Road to the Geneva Indoors …
At the Tchoukball Geneva Indoors the show is guaranteed
Interview of Simon Lethier Coach of the French Men’s Team
December 5, 2018: D-8 before the start of the 2018 Nations Cup
Today we are going to meet Simon Lethier, 35 years old. In his professional life, he is the director of a sawmill, and he is president of the Tchoukball Club Comptois, which was founded 6 years ago. He is also the coach of the France national team. Meet this man with multiple hats, who puts on these different roles with ease.
Simon, do you remember your first participation at Geneva Indoors?
Simon Léthier (S.L.): Yes, I remember it correctly. It was in 2012, and our team was playing in the open category.
What is your best memory of this event?
S.L: Still in 2012, I attended the Nations Cup. I then realised the European level, which at the time was very high. For me 2012 was a pivotal year in Tchoukball and from that day on, I understood the extent to which Tchoukball is taking place all over Europe.
For several years now, we see French teams with more dedication and much more severe at international events. How do you explain this change of mentality?
S.L: The French federation decided to thoroughly review its philosophy and organisation. Now national team coaches will for example no longer be players, because it is difficult or impossible to play at its best while coaching at the same time. We are also putting much effort into training, to create a good foundation for the future.
France is a country that is traditionally very successful in team sports. How long do you think it will take for Tchoukball to be part of the top international teams?
SL: Yes, in France, we often have good results in team sports. I think our margin of progression in Tchoukball is enormous. It’s up to us to be inspired by sports like football, handball or basketball to put in place a solid structure that is already starting at the junior level. This structure must allow our young people, who are starting Tchoukball, to acquire much experience in our sport and then be able to compete with the best nations.
In a country as big as France, how do you organise manage the national championships?
S.L: It’s straightforward, our organisation is similar to American sport. France is separated into three leagues: North League, South League, and Reunion. There are two tournaments per league, and the top two teams in each league compete in a third tournament, which will determine the winner of the season.
How do you manage the national team? Also, little by little, a new generation of young people is coming up – how do you manage to integrate them into the French team?
S.L: Every year we plan between 8 and 10 weekends of training for the national squads. There are currently 5 to 6 clubs that are regularly represented. At the beginning of the season, new people are joining. The doors are open, and everyone can try their luck and then be selected. No place is acquired according to the seniority, so there is good competition for the places available.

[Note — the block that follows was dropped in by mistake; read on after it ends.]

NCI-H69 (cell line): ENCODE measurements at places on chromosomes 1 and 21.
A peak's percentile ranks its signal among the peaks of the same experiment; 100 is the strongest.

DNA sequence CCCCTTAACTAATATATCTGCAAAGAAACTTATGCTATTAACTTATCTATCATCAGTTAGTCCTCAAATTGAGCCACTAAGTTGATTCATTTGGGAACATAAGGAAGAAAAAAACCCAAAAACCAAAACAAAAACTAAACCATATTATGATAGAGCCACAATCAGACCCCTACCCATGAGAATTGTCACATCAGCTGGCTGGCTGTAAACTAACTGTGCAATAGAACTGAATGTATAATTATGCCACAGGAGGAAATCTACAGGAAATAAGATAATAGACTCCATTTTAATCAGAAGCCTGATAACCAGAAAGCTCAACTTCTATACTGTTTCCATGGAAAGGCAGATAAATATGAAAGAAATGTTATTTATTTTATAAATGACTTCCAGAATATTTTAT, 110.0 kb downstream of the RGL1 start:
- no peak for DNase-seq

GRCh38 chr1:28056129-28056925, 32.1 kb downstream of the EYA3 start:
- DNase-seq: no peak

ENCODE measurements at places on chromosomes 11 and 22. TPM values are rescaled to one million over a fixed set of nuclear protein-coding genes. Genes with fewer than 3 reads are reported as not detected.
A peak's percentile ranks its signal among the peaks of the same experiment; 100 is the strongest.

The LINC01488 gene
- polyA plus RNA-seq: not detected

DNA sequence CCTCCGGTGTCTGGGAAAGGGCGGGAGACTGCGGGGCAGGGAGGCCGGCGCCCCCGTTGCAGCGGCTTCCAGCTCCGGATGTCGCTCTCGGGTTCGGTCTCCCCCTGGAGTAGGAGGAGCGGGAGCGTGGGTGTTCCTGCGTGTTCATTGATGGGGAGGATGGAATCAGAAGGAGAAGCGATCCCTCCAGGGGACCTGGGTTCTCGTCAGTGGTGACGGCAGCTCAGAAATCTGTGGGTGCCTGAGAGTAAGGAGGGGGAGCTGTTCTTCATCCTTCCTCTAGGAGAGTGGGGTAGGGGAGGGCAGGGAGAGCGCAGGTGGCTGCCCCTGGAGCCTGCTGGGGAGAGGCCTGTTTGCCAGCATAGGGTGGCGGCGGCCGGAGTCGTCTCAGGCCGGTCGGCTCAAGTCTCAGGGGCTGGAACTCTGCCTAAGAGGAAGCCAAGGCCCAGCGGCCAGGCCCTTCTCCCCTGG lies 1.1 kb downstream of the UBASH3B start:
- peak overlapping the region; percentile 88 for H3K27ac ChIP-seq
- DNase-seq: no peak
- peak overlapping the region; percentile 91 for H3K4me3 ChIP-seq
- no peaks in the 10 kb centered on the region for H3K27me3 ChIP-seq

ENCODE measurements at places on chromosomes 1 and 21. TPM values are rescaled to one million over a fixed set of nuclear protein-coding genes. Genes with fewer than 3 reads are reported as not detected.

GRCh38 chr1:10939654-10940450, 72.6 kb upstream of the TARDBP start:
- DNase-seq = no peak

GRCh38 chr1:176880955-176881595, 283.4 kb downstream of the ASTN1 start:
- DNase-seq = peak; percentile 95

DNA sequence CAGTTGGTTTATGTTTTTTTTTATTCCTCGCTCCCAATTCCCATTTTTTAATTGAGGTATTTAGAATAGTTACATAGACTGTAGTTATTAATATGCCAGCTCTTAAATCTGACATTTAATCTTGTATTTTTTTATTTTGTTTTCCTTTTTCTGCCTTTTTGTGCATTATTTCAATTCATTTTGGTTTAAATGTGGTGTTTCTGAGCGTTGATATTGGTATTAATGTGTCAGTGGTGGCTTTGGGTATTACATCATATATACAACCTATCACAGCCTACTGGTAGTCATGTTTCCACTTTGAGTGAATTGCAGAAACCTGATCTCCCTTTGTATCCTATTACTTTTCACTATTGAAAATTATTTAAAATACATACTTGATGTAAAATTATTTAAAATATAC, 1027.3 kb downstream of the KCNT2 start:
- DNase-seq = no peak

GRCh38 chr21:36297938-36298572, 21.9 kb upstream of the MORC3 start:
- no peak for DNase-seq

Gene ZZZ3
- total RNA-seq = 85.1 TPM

What are your goals with the French national squads’ in the short, medium and long-term?
S.L: Our priority is to continue to participate regularly in international competitions and events because it is during these moments that we can learn a lot and gather as much experience as possible. It will then be about transmitting this knowledge to our young people. The latter, who play tchoukball since their teenage years, will be able to fight for a place in the European top 4 in the long term.
In addition to your coaching role, you also participate in the Swiss Championship as a player of the Tchoukball Club La Chaux-de-Fond. What did it bring you the most? How do you develop the collaboration between Switzerland and France?
S.L: My experience as a player in La Chaux-de-Fond allows me to convey rigor and technique so that tchoukball in France evolves intelligently. Being attentive and asking the right questions to Swiss coaches is fundamental to my role as coach of the French national team. My experience as a player then allows me to target better the points that we must improve in France.
Year after year, the staff of Tchoukball Geneva Indoors strives to improve the event and make the TGI experience as pleasant as possible. What do you think of the changes that have taken place since you started to participate in the event?
S.L: We feel a desire always to do better, every year the tournament wins in professionalism. The Geneva Indoors is, in my opinion, a must on the international level – and you only have to see the teams participating in it year after year. The staff tries to draw inspiration from international events from other sports to improve the TGI and attract the public and offer the best possible experiences.
What are your expectations for the 2018 edition? How do you see the TGI in 10 years?
S.L: For this 22nd edition I expect high-level games, with very motivated players, with the show and a warm audience. In 10 years I see the Geneva Indoors being played over a week, with qualifying phases and finals, with matches that are broadcast live on television.
What would you say to someone who does not know Tchoukball to motivate them to follow this event?
S.L: I tell him that this sport is unfortunately still too little known. The values it conveys are essential for adults and children alike. Tchoukball deserves more attention and the show at Tchoukball Geneva Indoors is guaranteed.
Many thanks to Simon for answering our questions. We wish him all the best for this 22nd edition of the Geneva Indoors.